The tenants’ appeal to the Court of Appeals was heard after the state legislature enacted the HSTPA, which made sweeping changes to rent laws. Part F of the HSTPA drastically changed the method to determine the legal regulated rent in overcharge cases and expanded the scope of an owner’s potential liability by eliminating the statute of limitations, providing that an overcharge claim can be filed at any time, eliminating the four-year lookback rule and permitting the Court to consider an apartment’s entire rent history, expanding the recovery period from four to six years, expanding the record keeping requirement, expanding the treble damages penalty for willful rent overcharge from two years to six years, and making the award of attorney’s fees mandatory, rather than discretionary.
In what would ultimately be a substantial strategic error, the tenants argued that the amendments contained in Part F of the HSTPA should be applied to their pending appeals, so as to retroactively modify the standards for determining rent overcharges. As a consequence of the tenants’ claims, the Court of Appeals invited the parties to submit supplemental briefing with respect to the application of the HSTPA, and asked the parties to advise the Court what issues, if any, they believed that the Court should resolve. Rosenberg and Estis opposed the tenants’ arguments, as well as those raised by various amicus curae, and argued that the HSTPA could not survive constitutional scrutiny of its impact on owners’ substantive rights, nor could it revive those claims that were already time-barred because of the expiration of the statute of limitations.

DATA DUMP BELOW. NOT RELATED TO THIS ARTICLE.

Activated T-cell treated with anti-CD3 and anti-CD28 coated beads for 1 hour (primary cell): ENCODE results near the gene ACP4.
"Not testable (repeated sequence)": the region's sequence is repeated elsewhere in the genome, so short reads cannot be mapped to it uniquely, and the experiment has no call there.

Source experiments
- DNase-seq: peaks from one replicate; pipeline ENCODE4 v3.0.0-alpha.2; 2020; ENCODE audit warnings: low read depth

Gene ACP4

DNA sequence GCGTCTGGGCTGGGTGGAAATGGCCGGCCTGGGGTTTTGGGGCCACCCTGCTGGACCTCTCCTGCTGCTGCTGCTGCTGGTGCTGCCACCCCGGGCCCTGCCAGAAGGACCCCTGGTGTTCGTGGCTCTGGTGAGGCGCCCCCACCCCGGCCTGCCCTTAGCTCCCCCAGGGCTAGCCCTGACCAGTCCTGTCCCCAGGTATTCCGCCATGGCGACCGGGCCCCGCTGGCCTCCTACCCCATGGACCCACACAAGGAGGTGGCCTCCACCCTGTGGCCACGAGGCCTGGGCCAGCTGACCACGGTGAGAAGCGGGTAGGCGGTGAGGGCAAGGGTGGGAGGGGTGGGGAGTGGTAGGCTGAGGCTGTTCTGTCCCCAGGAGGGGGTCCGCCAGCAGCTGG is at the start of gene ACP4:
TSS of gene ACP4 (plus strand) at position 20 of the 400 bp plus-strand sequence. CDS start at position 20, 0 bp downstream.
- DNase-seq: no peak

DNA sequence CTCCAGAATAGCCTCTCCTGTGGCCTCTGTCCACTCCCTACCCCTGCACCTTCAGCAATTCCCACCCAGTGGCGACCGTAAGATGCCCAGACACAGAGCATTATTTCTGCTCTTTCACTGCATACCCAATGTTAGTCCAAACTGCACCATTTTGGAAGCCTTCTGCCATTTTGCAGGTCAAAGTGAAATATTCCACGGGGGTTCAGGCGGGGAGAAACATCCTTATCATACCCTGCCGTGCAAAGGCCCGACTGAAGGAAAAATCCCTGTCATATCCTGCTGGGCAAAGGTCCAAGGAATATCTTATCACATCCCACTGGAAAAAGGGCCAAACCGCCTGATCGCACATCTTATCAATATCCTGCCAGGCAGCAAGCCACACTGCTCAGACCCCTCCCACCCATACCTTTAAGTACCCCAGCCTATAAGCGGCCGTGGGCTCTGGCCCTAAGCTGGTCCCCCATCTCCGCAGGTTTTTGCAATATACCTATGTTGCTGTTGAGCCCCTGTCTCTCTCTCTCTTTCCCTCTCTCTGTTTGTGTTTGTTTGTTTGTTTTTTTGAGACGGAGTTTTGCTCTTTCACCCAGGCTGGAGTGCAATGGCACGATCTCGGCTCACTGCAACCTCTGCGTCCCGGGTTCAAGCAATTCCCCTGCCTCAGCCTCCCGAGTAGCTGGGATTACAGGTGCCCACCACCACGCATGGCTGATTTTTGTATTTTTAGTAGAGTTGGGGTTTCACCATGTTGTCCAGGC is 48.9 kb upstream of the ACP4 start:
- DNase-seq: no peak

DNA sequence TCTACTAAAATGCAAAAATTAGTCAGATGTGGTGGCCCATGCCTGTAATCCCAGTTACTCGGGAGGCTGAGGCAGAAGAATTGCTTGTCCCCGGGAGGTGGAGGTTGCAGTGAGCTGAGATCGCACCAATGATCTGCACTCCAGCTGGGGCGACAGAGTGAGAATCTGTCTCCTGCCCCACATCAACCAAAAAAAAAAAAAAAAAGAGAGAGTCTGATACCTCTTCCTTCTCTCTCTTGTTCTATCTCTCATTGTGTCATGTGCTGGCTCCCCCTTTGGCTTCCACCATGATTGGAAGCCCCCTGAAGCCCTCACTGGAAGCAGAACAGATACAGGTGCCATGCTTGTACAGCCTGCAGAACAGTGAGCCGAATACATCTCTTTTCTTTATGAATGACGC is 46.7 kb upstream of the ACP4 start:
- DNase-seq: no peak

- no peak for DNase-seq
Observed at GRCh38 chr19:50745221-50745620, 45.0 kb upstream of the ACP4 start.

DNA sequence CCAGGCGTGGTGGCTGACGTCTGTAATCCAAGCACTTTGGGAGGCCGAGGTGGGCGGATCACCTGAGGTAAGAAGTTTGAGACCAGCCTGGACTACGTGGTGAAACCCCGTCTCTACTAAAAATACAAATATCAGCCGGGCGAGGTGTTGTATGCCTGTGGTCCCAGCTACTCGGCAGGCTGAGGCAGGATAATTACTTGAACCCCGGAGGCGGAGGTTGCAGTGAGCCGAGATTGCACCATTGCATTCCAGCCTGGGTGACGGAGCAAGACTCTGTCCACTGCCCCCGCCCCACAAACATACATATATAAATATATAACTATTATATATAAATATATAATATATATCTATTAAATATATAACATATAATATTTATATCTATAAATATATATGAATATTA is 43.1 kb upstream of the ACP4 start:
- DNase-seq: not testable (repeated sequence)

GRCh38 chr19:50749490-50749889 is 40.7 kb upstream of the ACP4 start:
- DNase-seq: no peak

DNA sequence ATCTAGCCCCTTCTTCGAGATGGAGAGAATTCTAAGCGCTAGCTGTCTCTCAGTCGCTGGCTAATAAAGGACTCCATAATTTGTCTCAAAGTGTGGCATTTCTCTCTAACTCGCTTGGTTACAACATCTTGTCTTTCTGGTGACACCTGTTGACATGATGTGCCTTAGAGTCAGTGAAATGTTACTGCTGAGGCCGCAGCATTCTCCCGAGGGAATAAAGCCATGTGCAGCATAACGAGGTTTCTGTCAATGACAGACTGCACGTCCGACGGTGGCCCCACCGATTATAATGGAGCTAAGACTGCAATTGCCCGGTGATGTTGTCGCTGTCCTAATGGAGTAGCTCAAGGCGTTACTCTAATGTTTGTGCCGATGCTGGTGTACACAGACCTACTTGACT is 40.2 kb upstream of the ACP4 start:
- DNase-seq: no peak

The Court of Appeals adopted Rosenberg and Estis’ analysis and held that the amendments contained in Part F unconstitutionally infringed on the owner’s substantive due process rights if applied retroactively to past conduct and overcharges prior to HSTPA and do not revive the overcharge claims that were time-barred. The Court held that overcharge claims must be resolved pursuant to the law in effect when the purported overcharges occurred.
The Court of Appeals decision has many far-ranging favorable implications that are significant to owners, including:
· Statute of Limitations: The HSTPA does not apply retroactively to revive an overcharge claim that was time-barred at the time the HSTPA was enacted. Thus, a rent overcharge claim that was barred by the four-year statute of limitations on June 14, 2019 is forever barred.